VaShawasha kwese kwamuri mativi mana epasi rose ivai nenguva yakanaka muchiparadzira rudo rwedzinza. Our love for each other has always been the pillar of our hopes and unity, our pride, our totem. May you all be blessed with love more than greed and lets remember our less fortunate other. Please be proud of being a Mushawasha and stand tall wherever you are and in whatever you do.
KuvaShawasha nevayenzi vanouyawo pano kunyanya madziSahwira. Ndinokumbirisa kuti kana pane ane maPicture avanhu vakambogara hushe hwaChinamhora, please send them here as I would like to try and build a family tree as a holiday project. Please your help will be greatly appreciated. I am based in the UK and if anyone has access to the National Archives, that could be a very good source of information and images. Please makudo ngatisanganeyi pano
I am made to understand that Chikowore had his children and his eldest son was called Membere the name of his grandfather. Member had many wives and children. His many sons include Mupandira, Zvomuya, Mandaza, Chisora, Makumbe, Chidziva (not sure). Zvomuya had two wives. Zvomuya had two sons and daughters. His sons were Mukurutangwa and Stephen (Chiuta) with their sisters Chipiringani and Sandura. The diagram below will try to explain more. Details are so scatchy but slowly filtering through.
I will start on Wambe or Vambe. I will relate this story as I was told by my late father Tawuyanago. As narrated by my father it all started with some family squabbles over the father’s marriage to a young and last wife while the father had reached advanced age. The father learning that his sons were getting interested in his new acquisitions was hot and out of rage ordered his eldest to leave the Clan. Hence Vambe, Derere Godzonga, Chidyausiku and one sister took off into the (Rimuka) wilderness. Derere Godzonga was well known for his skills with the spear in a close combat while Chidyausiku had great skills in trekking and ambushing. Vambe had great magic skills he could hit a cow with his stick and instantly the cow will change its colour. Thus, the three embarked on their journey with their single sister.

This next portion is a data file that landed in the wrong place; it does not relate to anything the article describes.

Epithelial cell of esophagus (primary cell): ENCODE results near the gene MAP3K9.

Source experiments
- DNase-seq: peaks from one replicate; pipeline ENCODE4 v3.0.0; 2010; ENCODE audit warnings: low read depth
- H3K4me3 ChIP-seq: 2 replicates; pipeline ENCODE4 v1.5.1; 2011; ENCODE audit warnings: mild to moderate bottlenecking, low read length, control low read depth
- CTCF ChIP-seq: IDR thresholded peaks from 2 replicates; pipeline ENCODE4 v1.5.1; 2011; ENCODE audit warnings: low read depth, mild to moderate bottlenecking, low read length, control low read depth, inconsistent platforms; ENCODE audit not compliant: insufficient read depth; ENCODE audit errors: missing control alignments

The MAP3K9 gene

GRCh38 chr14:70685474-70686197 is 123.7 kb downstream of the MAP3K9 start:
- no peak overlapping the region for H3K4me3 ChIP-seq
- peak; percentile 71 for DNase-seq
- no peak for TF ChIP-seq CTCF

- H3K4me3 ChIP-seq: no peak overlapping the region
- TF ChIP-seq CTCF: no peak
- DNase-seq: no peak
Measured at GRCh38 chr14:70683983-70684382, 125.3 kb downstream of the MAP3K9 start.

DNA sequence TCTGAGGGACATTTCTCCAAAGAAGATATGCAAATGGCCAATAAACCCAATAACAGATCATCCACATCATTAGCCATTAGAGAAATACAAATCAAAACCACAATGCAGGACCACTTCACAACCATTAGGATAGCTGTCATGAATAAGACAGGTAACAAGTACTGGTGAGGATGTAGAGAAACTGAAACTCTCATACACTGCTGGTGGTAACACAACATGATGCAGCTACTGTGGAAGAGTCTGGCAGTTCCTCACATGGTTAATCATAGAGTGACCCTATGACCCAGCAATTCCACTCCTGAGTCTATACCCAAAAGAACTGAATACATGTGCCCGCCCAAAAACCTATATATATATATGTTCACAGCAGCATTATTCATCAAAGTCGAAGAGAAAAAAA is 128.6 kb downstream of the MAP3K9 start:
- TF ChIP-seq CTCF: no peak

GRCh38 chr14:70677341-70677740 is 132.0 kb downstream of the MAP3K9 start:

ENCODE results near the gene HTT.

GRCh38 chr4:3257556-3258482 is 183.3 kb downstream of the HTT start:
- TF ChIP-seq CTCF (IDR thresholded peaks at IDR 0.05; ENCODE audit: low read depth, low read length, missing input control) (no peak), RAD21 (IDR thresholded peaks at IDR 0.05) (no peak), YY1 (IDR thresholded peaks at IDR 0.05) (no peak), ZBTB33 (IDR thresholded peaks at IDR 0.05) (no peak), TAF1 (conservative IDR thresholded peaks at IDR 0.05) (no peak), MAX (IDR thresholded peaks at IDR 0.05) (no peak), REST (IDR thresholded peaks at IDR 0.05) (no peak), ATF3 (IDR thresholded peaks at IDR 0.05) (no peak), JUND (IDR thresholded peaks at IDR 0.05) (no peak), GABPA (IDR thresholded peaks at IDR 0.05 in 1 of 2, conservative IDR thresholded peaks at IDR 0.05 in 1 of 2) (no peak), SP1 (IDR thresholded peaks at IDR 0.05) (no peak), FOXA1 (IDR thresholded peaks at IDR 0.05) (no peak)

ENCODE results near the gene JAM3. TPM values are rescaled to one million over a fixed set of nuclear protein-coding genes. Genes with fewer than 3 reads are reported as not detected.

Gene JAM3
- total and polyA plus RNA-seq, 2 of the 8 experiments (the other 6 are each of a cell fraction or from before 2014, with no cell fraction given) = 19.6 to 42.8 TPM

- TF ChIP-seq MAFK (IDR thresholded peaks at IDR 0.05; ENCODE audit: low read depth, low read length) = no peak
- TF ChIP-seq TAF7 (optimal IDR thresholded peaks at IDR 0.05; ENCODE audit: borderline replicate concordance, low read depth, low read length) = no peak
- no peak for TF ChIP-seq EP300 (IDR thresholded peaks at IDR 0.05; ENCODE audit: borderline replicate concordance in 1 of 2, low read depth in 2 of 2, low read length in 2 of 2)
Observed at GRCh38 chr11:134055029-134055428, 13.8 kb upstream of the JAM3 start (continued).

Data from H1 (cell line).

According to my old man they went to Wedza. It was a long journey and was not done in a single day. During their exodus they made camps here and there. Finally they reached Wedza and decided to pitch there for some time. As you know during these times a person was identified by his totem which was qualified by the Chidawo, as each chidawo separated the members of the Shona tribes from one another owing to the fact that you could find a lot of Shumbas and Shokos in the same areas. Further and above that this Chidawos were mostly adopted by such members, inorder to hide identity from atrocities they will be running away from.
After settling for some given time they three noted that families were growing large and once more there was need to go and look for better land. It was during this exodus that the brothers decided to split. Derere Godzonga remained in Wedza while Vambe and Chidyausiku embarked on their journey towards Chivhu. They reached the Nharira Hills and settled there for sometime. After a short time Vambe decided to go further South West, while his brother decided branched towards areas between Buhera and Gutu. Vambe later settled in the areas around Zoma- Chartsworth. Because of his skills in medicine his fame travelled so well in all areas that surrounded the Zoma- Chartsworth areas. The MuZezuru as he was known became very popular with the surrounding clans. Besides the skills in the use of magic these Zezurus had great skill in honey harvesting. It was well known that they kept a lot of maGuchu full of honey all year round. During this time these people still had retained the Shoko Murehwa totem.